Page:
In machine learning and data science, we mostly deal with mathematical operations, many libraries on Python currently offer help for mathematical or scientific operations.

One of them is NumPy, which you may have heard of. NumPy is a library that allows us to work with multidimensional arrays and matrices and provides us with high-level mathematical functions.

Since NumPy is C-based math and scientific library, it is also good for performance and efficiency.

**1 – NumPy Array – Fast & Functional**

We said how good NumPy is in speed and performance. In this section, we will look at how to use arrays in NumPy.

```
import numpy as np
# Basic List - Slow
x = [1 , 2 , 3]
# NumPy Array - Fast
np.array(x)
```

NumPy Arrays also have their own functions, every data scientist should know and use NumPy Arrays. let’s look at the performance difference with the list.

We will compare the performances as follows, we will pull the data in both data types and we will take the exponent of this data with themselves and print it to another variable.

```
# Libraries
import numpy as np
import time
x = np.arange(0 , 10000)
y = list(range(0 , 10000))
# Take Start Time
t1 = time.time()
for i in x:
var = i ** i
# Take End Time
t2 = time.time()
# Find Work Time
print(t2 - t1)
# Take Start Time
t1 = time.time()
for j in y:
var = j ** j
# Take End Time
t2 = time.time()
# Find Work Time
print(t2 - t1)
```

```
NumPy Array: 0.0036
List: 5.0438
```

Yes, now that we see the obvious performance difference, let’s move on to the other features, our other important feature will have the “shape of arrays & reshaping”.

**2 – Shape of Arrays & ReShaping**

Arrays are structures that store data in a straight line, and we can learn their shape with the shape object NumPy provides us. If you don’t know data types in python, read this.

When you make arrays in more than one dimension, a matrix is formed. Matrices can only hold the same value. Matrices that hold different values are called data frame.

```
x = [np.arange(0 , 5) , np.arange(0 , 5)]
x = np.array(x)
print(x)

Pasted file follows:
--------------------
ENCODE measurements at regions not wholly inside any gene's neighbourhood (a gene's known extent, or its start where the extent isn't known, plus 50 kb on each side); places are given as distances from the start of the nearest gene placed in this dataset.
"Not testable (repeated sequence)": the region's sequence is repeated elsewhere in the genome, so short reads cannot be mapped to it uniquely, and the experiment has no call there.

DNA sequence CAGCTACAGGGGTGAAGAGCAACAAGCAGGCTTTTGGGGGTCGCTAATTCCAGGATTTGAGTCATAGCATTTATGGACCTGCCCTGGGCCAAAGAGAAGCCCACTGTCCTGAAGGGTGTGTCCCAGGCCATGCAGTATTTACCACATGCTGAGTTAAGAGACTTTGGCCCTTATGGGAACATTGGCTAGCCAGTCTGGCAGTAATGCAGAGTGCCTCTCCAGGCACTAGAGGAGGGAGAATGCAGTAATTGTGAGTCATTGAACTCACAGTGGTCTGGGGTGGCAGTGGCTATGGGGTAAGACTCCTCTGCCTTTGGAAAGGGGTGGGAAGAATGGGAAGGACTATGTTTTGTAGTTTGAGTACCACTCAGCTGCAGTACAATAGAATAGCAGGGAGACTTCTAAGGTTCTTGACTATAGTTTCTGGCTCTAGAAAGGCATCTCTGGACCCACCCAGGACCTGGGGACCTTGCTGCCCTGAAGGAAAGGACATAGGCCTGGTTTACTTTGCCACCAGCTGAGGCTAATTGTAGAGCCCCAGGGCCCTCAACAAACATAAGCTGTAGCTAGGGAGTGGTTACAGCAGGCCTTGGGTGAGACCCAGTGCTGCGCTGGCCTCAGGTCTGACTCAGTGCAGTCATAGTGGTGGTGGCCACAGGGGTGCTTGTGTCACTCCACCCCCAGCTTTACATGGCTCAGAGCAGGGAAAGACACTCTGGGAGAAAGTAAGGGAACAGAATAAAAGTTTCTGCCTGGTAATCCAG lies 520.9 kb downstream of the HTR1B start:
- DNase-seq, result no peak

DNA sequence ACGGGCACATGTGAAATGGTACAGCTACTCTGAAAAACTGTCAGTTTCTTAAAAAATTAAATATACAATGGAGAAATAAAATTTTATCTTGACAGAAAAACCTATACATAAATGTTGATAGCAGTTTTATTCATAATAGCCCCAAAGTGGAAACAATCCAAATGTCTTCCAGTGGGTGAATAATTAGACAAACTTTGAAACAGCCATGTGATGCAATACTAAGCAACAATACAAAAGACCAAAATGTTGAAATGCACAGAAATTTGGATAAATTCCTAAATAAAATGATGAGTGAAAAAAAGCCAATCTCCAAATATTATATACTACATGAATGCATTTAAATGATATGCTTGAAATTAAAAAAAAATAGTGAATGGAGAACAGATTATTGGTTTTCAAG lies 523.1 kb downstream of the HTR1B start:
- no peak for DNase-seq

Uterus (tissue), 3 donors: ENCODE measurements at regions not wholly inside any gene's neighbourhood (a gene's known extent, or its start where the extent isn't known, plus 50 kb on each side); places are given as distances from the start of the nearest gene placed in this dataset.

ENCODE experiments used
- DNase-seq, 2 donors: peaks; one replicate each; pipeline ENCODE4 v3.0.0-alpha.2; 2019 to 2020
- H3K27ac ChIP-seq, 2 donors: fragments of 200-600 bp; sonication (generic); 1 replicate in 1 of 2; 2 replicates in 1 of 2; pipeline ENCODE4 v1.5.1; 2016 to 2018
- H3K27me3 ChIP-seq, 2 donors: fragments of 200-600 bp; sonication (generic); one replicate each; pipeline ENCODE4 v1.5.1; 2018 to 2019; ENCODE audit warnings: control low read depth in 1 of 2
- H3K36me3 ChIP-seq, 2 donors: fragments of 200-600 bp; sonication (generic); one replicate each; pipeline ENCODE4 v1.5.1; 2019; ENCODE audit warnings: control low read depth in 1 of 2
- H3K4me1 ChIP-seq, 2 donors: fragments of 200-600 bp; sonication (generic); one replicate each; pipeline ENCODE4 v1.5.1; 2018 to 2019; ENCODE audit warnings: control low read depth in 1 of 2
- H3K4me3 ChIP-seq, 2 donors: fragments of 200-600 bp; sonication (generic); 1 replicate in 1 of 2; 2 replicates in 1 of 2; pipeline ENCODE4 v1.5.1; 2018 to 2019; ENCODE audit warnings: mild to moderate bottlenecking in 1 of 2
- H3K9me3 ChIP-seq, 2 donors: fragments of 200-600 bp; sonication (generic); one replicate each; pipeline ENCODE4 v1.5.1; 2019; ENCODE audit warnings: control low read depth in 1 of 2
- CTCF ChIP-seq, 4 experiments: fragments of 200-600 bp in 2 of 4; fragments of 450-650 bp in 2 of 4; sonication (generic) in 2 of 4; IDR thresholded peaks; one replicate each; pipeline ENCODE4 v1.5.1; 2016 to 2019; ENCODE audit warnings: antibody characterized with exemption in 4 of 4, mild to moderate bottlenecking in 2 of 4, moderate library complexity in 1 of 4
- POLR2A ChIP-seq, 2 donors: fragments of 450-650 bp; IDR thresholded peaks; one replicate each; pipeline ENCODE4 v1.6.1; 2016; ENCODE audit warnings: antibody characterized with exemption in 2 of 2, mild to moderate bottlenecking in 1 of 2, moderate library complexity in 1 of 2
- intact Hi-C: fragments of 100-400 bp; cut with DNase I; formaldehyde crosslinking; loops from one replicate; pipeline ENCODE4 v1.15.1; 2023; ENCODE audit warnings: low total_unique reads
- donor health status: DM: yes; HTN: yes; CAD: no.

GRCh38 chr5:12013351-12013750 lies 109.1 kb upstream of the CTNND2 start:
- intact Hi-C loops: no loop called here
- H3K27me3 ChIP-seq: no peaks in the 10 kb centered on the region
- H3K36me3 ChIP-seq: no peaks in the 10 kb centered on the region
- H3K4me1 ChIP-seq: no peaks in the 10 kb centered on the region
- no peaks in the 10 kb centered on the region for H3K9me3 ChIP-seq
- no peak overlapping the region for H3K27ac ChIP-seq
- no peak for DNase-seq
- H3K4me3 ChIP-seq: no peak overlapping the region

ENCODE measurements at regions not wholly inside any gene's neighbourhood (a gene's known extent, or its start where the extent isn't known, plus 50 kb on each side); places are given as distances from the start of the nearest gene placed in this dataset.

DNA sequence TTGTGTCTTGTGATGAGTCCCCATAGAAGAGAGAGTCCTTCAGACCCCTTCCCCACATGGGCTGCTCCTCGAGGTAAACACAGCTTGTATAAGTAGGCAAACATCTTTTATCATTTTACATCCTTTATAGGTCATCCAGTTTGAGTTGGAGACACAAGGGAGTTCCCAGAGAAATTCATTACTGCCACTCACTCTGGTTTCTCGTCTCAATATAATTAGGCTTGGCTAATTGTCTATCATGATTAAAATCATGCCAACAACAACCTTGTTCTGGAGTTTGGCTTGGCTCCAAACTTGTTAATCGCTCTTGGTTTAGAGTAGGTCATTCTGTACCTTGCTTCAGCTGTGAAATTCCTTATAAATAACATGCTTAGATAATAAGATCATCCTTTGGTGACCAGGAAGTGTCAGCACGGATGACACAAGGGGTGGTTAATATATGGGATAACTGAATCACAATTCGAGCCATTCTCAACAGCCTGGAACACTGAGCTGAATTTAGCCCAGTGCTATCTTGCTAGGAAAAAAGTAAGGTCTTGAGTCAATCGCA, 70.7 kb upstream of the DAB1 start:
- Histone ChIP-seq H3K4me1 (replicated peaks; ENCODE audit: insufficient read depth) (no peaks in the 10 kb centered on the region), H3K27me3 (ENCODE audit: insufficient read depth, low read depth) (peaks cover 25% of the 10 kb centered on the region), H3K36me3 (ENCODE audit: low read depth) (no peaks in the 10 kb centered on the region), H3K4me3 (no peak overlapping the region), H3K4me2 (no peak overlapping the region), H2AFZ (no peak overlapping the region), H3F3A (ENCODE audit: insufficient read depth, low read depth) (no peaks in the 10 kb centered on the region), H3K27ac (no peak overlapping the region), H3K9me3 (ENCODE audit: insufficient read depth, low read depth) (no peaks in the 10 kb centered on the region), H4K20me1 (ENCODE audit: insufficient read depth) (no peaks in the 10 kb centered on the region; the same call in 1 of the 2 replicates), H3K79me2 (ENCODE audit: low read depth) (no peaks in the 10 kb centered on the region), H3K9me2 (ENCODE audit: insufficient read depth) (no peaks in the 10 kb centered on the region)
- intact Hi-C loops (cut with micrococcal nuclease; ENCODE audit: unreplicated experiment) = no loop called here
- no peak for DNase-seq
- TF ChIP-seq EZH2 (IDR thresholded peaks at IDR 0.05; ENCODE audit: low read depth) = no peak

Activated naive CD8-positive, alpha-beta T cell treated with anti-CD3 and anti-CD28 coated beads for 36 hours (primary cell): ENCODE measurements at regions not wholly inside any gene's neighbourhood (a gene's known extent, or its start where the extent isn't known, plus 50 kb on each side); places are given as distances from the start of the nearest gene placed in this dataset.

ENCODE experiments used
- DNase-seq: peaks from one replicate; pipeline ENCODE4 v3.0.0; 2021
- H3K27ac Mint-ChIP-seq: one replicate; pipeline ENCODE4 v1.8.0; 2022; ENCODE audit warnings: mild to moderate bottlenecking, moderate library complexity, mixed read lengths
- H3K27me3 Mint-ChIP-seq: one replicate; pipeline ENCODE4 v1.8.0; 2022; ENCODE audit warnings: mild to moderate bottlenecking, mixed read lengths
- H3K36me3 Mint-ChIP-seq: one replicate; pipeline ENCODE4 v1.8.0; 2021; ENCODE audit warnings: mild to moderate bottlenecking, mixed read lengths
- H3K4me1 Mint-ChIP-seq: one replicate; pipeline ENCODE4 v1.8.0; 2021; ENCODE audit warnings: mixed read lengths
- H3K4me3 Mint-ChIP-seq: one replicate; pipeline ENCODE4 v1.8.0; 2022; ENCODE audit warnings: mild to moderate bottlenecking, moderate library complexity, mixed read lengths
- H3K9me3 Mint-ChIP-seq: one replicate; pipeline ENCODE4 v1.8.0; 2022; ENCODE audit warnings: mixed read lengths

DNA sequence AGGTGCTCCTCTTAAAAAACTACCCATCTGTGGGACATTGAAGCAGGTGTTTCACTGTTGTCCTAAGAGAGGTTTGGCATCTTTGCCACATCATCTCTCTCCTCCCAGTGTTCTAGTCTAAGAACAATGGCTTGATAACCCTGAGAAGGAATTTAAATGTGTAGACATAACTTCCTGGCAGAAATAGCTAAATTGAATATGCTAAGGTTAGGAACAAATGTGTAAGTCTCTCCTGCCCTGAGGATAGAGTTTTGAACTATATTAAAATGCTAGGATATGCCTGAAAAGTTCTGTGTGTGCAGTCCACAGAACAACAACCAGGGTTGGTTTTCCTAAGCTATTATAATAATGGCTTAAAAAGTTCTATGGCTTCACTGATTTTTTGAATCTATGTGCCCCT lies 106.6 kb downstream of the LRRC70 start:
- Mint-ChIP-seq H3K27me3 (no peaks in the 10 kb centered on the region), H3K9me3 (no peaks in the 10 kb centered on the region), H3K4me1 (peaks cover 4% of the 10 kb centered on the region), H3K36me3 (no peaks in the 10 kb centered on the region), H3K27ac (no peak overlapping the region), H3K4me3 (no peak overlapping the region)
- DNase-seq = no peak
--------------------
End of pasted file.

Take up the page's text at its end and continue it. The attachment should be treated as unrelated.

```

```
[0,1,2,3,4],
[0,1,2,3,4]
```

There is a 2-dimensional array here. When you create a separate list within the list, your list grows one dimension more.

It is possible to reshape arrays, so you can convert a 2D array to 1D and a 1D array to 2D, also you can convert it 1D or 2D array to a 3D array. (provided the right conditions are met)

```
x = np.arange(1 , 7)
x.reshape(2 , 3)
```

```
[1 , 2 , 3]
[4 , 5 , 6]
```

Enter the dimension in the first parameter and the number of data to be added to each dimension in the second parameter. You can manipulate the shapes with this method.

**3 – Array Indexing**

A data scientist should pull the data and examine it so that it can detect null data etc. problems and optimize data.

Array indexing not only helps you fix issues like Dummy Variable but also gives you a preview of the dataset.

```
# Creating 1D Array
x = np.arange(0 , 100)
# Indexing 1D Array
x[12]
x[0:5]
```

```
Output: 12
Output2: 0 1 2 3 4
```

Indexing methods change in multidimensional variables, including size and index number.

While getting the data by giving an index number in a one-dimensional array, we must also enter which column it is in, in a 2-dimensional array.

```
# Creating 2D Array
x = [range(0 , 100) , range(0 , 100)]
x = np.array(x)
# Indexing 2D Array
x[0 , 12]
x[1 , 6:9]
```

```
Output: 12
Output2: 6,7,8
```

In the first example, the 12th index of the first column is taken, while in the second example, rows 6 to 9 of the 2nd column are taken.

**4 – Array Slicing**

Array, List, Dataframe Slicing is an extremely important concept for machine learning algorithms, it’s great for leaving behind useless data and focusing only on the data you need.

Even if we are working on NumPy, slicing can be done on the data frame. Since this article is about NumPy, it will only be performed on NumPy arrays.

```
data = [range(0 , 10) , range(0 , 10)]
data = np.array(data)
sliced = data[0 , 5:8]
sliced
```

`Output: [5 , 6 , 7]`

You can use the same slicing method to delete irrelevant columns or rows in large data sets. The slicing method can be thought of as taking the indexes and assigning them to another variable.

**5 – Operations to Array**

You can perform different operations on arrays. In this section, we will examine simple operations that can be performed on arrays.

```
x = np.arange(0 , 50)
x.sum()
```

`Output: 1225`

Now let’s examine the median and average functions, each of these functions only works on the NumPy array.